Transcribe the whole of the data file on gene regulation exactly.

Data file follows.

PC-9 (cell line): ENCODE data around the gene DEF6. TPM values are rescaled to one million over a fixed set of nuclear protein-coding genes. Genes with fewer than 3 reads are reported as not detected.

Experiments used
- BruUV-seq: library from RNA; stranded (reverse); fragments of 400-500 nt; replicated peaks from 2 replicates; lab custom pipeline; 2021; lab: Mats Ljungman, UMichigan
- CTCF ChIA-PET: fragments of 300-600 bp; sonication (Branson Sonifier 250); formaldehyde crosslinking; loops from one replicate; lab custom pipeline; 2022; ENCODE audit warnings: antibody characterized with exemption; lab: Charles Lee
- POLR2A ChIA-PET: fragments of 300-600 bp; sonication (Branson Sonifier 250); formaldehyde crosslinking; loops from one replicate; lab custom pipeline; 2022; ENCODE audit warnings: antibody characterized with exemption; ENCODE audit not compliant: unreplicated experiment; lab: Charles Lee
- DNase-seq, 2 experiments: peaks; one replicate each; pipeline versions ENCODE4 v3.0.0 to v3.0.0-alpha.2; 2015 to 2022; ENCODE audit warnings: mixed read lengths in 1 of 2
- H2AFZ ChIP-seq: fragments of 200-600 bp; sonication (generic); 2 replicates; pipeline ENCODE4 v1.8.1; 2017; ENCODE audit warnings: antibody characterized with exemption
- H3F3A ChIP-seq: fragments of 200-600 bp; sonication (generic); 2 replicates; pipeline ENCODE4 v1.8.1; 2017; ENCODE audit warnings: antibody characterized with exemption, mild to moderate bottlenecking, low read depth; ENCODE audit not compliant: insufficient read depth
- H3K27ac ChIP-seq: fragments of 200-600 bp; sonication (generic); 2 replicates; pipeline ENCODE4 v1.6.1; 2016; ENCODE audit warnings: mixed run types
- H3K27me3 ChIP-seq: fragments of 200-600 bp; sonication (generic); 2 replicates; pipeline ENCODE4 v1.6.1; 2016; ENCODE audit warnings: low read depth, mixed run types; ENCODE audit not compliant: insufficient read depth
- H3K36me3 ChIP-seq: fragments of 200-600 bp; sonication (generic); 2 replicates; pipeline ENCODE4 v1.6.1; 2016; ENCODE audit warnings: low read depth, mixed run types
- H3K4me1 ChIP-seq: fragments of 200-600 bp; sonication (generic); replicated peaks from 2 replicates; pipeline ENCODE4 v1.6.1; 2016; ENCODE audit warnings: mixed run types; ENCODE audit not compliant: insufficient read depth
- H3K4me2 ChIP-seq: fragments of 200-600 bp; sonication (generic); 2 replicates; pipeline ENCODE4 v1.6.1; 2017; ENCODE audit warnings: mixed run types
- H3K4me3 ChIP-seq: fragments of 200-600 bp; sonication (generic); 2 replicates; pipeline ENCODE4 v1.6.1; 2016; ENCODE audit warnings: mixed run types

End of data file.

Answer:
PC-9 (cell line): ENCODE data around the gene DEF6. TPM values are rescaled to one million over a fixed set of nuclear protein-coding genes. Genes with fewer than 3 reads are reported as not detected.

Experiments used
- BruUV-seq: library from RNA; stranded (reverse); fragments of 400-500 nt; replicated peaks from 2 replicates; lab custom pipeline; 2021; lab: Mats Ljungman, UMichigan
- CTCF ChIA-PET: fragments of 300-600 bp; sonication (Branson Sonifier 250); formaldehyde crosslinking; loops from one replicate; lab custom pipeline; 2022; ENCODE audit warnings: antibody characterized with exemption; lab: Charles Lee
- POLR2A ChIA-PET: fragments of 300-600 bp; sonication (Branson Sonifier 250); formaldehyde crosslinking; loops from one replicate; lab custom pipeline; 2022; ENCODE audit warnings: antibody characterized with exemption; ENCODE audit not compliant: unreplicated experiment; lab: Charles Lee
- DNase-seq, 2 experiments: peaks; one replicate each; pipeline versions ENCODE4 v3.0.0 to v3.0.0-alpha.2; 2015 to 2022; ENCODE audit warnings: mixed read lengths in 1 of 2
- H2AFZ ChIP-seq: fragments of 200-600 bp; sonication (generic); 2 replicates; pipeline ENCODE4 v1.8.1; 2017; ENCODE audit warnings: antibody characterized with exemption
- H3F3A ChIP-seq: fragments of 200-600 bp; sonication (generic); 2 replicates; pipeline ENCODE4 v1.8.1; 2017; ENCODE audit warnings: antibody characterized with exemption, mild to moderate bottlenecking, low read depth; ENCODE audit not compliant: insufficient read depth
- H3K27ac ChIP-seq: fragments of 200-600 bp; sonication (generic); 2 replicates; pipeline ENCODE4 v1.6.1; 2016; ENCODE audit warnings: mixed run types
- H3K27me3 ChIP-seq: fragments of 200-600 bp; sonication (generic); 2 replicates; pipeline ENCODE4 v1.6.1; 2016; ENCODE audit warnings: low read depth, mixed run types; ENCODE audit not compliant: insufficient read depth
- H3K36me3 ChIP-seq: fragments of 200-600 bp; sonication (generic); 2 replicates; pipeline ENCODE4 v1.6.1; 2016; ENCODE audit warnings: low read depth, mixed run types
- H3K4me1 ChIP-seq: fragments of 200-600 bp; sonication (generic); replicated peaks from 2 replicates; pipeline ENCODE4 v1.6.1; 2016; ENCODE audit warnings: mixed run types; ENCODE audit not compliant: insufficient read depth
- H3K4me2 ChIP-seq: fragments of 200-600 bp; sonication (generic); 2 replicates; pipeline ENCODE4 v1.6.1; 2017; ENCODE audit warnings: mixed run types
- H3K4me3 ChIP-seq: fragments of 200-600 bp; sonication (generic); 2 replicates; pipeline ENCODE4 v1.6.1; 2016; ENCODE audit warnings: mixed run types